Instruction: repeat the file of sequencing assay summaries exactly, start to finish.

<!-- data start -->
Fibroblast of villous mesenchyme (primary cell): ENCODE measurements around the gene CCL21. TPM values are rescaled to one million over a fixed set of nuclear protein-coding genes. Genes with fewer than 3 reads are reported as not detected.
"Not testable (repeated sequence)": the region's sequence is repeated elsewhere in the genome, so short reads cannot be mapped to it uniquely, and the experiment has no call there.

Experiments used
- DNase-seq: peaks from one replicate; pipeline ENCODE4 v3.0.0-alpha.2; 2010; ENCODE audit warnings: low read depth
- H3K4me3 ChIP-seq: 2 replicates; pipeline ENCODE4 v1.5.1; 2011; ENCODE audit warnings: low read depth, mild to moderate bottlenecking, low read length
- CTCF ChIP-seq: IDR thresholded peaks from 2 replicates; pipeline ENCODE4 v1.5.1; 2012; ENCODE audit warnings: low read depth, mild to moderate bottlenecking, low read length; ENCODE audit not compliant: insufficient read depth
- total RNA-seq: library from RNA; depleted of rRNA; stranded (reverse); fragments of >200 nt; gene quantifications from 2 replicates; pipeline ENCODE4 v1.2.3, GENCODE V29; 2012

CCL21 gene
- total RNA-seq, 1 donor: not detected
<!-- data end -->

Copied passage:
Fibroblast of villous mesenchyme (primary cell): ENCODE measurements around the gene CCL21. TPM values are rescaled to one million over a fixed set of nuclear protein-coding genes. Genes with fewer than 3 reads are reported as not detected.
"Not testable (repeated sequence)": the region's sequence is repeated elsewhere in the genome, so short reads cannot be mapped to it uniquely, and the experiment has no call there.

Experiments used
- DNase-seq: peaks from one replicate; pipeline ENCODE4 v3.0.0-alpha.2; 2010; ENCODE audit warnings: low read depth
- H3K4me3 ChIP-seq: 2 replicates; pipeline ENCODE4 v1.5.1; 2011; ENCODE audit warnings: low read depth, mild to moderate bottlenecking, low read length
- CTCF ChIP-seq: IDR thresholded peaks from 2 replicates; pipeline ENCODE4 v1.5.1; 2012; ENCODE audit warnings: low read depth, mild to moderate bottlenecking, low read length; ENCODE audit not compliant: insufficient read depth
- total RNA-seq: library from RNA; depleted of rRNA; stranded (reverse); fragments of >200 nt; gene quantifications from 2 replicates; pipeline ENCODE4 v1.2.3, GENCODE V29; 2012

CCL21 gene
- total RNA-seq, 1 donor: not detected